Sunday, July 8, 2007

Perfume, part one

"Perfumes are the feelings of flowers."
~Heinrich Heine

"When words escape, flowers speak."
~Bruce W. Currie

"To create a little flower is the labor of ages."
~William Blake

Perfume can be defined as both a noun and a verb. The noun refers to a substance or combination of substances which impart a fragrance. Perfume as a verb, refers to the actual aromatic particles that waft from the substance mentioned previously. The origin of the word comes from the latin, per “through” and fume “smoke”, thus “through smoke”. Most likely alluding to the use of gums and resins as incense or herbs strewn over fires to impart a pleasant aroma.Perfume most likely originated in Arabia and/or Egypt, refined later by the alchemists and Europeans.
The substances used to create perfume can be natural, botanical, synthetics or a combination. Synthetic compounds, created in a laboratory, became part of the perfumers palette in the late 19th century with the release of the aroma chemical “coumarin” containing a hay-like fragrance. Thus the perfume industry was born. Before the introduction of these laboratory created components perfumers used materials found in the natural world, primarily animal and plant. The animal ingredients consisted of ambergris (from whales), musk pods, civet and castoreum. Plant aromatics included essential oils, as well as infused and tinctured materials. Natural perfumers today continue in this tradition using both animal and plant based “natural essences”, however, the word natural is loosely defined. The botanical perfumer is a product of our current, modern day culture, choosing to use primarily materials of botanical origins, which are whole and complete, meaning, not fabricated in or tampered with in a lab. Occasionally a botanical perfumer may include materials that come from the ocean, such as distilled seashells, material from the bee kingdom or an obscure tinctured material. The palette of a botanical perfumer consists of whole essential oils, absolutes, concretes, c02 extractions, infusions and tinctures. Beeswax is also included in their apothecary, used for the creation of solid perfumes and balms.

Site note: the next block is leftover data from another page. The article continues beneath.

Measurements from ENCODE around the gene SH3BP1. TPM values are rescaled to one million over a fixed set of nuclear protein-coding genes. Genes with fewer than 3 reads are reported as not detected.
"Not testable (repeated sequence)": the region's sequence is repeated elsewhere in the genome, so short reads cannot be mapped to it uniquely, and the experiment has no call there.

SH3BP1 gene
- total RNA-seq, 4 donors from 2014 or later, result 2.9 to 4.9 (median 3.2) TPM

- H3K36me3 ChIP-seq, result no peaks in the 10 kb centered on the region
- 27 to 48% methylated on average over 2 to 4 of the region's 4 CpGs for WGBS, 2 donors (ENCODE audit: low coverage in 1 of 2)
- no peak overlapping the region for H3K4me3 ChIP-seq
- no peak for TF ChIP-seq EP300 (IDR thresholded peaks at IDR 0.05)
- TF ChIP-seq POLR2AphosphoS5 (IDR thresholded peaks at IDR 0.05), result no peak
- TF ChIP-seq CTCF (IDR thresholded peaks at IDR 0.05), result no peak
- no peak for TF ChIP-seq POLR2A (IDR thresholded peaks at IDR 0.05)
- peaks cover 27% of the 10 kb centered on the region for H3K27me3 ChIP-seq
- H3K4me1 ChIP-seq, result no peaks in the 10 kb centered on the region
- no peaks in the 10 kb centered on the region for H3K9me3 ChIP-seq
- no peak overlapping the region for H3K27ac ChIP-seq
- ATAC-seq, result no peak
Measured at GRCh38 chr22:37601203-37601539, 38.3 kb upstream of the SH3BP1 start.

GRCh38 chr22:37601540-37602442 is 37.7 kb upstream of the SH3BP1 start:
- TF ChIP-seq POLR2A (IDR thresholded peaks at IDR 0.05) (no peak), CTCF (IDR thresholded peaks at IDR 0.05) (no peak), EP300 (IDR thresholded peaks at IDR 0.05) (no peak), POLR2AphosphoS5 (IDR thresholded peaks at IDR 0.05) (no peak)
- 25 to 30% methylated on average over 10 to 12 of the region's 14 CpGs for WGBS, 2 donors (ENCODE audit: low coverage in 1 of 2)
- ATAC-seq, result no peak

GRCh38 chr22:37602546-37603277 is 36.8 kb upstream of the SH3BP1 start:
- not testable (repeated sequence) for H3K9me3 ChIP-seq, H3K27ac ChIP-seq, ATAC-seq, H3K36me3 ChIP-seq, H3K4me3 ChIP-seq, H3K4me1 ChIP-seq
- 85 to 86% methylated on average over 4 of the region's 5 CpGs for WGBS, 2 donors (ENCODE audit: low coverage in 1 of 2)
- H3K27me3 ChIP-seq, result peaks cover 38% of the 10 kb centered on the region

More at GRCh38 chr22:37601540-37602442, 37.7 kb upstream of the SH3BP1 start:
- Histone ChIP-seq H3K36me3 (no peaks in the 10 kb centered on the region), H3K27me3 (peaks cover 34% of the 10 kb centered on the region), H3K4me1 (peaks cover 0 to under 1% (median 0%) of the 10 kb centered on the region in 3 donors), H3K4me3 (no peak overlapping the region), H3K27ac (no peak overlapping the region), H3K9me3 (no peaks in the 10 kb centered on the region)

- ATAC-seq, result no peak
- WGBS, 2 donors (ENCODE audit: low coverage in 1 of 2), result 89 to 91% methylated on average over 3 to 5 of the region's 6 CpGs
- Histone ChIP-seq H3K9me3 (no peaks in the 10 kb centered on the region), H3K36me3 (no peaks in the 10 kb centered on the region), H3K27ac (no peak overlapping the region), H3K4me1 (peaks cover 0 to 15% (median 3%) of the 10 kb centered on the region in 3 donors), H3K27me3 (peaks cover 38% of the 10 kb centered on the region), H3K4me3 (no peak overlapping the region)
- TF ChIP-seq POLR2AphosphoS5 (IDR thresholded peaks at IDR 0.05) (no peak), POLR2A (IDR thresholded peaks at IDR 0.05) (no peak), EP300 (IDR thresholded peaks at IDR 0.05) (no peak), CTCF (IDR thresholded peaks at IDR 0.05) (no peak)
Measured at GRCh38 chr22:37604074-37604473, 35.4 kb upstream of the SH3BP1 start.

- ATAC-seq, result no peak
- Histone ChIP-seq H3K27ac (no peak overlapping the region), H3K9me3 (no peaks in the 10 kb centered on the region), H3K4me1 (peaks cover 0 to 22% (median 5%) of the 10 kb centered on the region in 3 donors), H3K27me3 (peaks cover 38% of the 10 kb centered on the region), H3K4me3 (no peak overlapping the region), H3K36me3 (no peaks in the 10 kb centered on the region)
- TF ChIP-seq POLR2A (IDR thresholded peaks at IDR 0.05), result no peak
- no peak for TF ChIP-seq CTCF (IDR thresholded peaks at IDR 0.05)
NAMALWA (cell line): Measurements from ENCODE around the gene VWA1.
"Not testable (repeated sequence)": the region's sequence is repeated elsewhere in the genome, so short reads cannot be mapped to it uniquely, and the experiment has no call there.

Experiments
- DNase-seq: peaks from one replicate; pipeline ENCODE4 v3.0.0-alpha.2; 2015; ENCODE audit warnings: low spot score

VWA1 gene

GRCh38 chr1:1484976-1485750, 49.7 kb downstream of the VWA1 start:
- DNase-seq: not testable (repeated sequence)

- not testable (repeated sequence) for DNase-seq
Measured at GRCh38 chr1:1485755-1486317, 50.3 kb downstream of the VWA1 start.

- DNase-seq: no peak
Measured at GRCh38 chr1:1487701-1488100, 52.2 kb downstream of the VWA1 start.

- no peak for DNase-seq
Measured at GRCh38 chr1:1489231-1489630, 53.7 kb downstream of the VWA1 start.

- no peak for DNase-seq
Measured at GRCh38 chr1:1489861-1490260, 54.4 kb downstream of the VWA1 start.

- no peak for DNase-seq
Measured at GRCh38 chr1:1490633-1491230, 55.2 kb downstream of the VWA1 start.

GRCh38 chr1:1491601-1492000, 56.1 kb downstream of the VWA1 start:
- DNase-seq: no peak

The botanical perfume artist practices integral perfume, working to create beauty through the expression of pure plant extractions within the paradigm of sustainability and health.

The scratch board drawing above is from the days when I worked exclusively as an editorial freelance artist in New York. Every month, during the late eighties, I illustrated the fragrance column for Connoisseur Magazine, never suspecting that one day I would find myself in the field.

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